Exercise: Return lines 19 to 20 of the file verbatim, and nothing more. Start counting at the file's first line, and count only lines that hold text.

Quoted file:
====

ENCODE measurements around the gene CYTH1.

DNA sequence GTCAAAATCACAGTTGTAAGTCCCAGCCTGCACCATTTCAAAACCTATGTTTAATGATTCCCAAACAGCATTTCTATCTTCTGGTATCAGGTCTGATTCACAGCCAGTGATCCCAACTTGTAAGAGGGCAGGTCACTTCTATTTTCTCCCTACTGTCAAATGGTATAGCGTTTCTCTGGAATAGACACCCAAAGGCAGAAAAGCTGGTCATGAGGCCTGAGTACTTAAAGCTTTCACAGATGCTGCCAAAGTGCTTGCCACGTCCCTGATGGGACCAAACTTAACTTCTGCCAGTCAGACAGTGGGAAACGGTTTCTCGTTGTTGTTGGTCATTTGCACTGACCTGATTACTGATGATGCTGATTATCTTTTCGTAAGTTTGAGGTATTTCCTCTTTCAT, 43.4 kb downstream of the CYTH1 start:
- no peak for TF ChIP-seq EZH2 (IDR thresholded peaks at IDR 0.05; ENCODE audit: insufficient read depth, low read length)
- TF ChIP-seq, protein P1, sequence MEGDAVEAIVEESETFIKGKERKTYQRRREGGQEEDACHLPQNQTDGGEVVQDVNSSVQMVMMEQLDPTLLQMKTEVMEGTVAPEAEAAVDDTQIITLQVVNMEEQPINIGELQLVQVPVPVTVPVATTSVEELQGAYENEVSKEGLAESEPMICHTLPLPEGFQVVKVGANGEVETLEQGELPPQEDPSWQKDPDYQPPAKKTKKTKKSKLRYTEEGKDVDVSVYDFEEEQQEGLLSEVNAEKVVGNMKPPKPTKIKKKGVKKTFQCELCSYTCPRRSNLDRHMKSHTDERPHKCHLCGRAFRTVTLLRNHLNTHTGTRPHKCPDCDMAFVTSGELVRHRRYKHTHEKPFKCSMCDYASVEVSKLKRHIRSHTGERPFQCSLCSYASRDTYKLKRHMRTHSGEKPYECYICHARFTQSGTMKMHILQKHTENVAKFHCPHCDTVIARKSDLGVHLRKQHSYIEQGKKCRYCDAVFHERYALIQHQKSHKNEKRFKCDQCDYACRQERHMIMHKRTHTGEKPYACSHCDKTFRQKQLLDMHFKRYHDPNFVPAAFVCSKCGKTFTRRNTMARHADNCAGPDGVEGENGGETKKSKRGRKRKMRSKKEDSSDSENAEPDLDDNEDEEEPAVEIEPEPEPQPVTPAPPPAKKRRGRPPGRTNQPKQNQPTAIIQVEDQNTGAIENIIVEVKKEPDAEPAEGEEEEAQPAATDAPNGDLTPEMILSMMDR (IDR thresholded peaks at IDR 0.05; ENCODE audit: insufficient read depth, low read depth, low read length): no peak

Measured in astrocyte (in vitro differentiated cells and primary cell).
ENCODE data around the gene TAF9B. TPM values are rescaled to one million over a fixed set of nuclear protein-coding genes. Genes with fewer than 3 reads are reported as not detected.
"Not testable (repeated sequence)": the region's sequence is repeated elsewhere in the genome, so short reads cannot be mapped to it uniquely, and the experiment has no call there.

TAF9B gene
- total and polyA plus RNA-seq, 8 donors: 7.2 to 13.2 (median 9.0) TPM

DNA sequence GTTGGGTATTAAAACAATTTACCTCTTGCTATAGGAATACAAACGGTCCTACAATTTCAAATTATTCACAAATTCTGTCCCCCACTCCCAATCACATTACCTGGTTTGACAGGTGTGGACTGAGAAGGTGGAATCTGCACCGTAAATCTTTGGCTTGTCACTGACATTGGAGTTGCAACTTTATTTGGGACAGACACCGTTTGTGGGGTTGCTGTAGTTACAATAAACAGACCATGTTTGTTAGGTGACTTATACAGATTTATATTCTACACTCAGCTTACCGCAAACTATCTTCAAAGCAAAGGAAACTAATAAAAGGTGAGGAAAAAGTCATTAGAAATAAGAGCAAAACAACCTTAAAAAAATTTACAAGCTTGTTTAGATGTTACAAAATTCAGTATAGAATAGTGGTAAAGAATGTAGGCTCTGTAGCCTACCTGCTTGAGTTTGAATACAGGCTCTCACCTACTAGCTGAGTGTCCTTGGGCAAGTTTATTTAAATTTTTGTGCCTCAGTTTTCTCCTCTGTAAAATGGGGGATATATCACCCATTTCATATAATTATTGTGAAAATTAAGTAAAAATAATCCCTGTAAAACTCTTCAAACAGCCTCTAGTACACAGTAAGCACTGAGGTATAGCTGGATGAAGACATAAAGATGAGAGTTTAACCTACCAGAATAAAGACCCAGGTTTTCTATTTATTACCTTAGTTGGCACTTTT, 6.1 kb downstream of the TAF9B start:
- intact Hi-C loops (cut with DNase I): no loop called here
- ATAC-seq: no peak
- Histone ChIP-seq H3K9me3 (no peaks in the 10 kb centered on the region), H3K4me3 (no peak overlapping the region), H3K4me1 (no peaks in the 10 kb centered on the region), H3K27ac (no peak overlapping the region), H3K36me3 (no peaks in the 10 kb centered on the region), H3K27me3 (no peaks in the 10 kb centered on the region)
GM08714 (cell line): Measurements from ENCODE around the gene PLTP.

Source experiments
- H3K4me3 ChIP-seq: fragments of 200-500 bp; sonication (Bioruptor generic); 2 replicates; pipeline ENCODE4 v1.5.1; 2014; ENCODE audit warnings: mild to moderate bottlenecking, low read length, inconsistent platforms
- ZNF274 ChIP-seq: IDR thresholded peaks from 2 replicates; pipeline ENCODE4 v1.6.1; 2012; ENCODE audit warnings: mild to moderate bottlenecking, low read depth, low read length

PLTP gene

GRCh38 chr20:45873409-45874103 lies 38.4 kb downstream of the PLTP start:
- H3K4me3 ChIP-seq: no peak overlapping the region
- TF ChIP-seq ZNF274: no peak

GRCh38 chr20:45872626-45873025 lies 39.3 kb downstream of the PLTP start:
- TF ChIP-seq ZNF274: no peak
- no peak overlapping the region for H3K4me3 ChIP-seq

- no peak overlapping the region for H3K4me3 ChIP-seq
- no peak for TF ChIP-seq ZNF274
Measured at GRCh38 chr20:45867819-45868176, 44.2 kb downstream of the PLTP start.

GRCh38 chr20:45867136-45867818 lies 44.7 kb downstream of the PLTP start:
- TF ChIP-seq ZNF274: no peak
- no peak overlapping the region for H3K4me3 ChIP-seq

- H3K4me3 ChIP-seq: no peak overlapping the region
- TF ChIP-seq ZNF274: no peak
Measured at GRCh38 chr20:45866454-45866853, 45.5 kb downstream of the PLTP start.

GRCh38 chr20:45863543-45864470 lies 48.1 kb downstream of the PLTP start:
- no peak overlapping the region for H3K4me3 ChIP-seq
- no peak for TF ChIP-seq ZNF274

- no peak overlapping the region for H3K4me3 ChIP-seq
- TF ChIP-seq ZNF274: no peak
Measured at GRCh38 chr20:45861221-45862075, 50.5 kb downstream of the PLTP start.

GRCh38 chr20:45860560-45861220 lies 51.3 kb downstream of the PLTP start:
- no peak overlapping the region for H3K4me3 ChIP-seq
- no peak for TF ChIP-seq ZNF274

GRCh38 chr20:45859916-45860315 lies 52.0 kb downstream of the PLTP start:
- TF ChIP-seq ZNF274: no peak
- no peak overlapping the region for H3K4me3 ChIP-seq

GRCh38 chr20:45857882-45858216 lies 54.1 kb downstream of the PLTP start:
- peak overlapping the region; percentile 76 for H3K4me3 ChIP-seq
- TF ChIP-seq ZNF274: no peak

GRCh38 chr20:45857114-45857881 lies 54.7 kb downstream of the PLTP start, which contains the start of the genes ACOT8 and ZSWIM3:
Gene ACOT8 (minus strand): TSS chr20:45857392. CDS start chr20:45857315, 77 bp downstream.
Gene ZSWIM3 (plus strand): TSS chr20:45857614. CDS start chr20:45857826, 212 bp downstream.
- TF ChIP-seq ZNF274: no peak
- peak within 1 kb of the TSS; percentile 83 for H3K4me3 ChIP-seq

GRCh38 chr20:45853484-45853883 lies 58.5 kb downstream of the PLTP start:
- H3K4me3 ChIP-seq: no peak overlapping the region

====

GRCh38 chr20:45873409-45874103 lies 38.4 kb downstream of the PLTP start:
- H3K4me3 ChIP-seq: no peak overlapping the region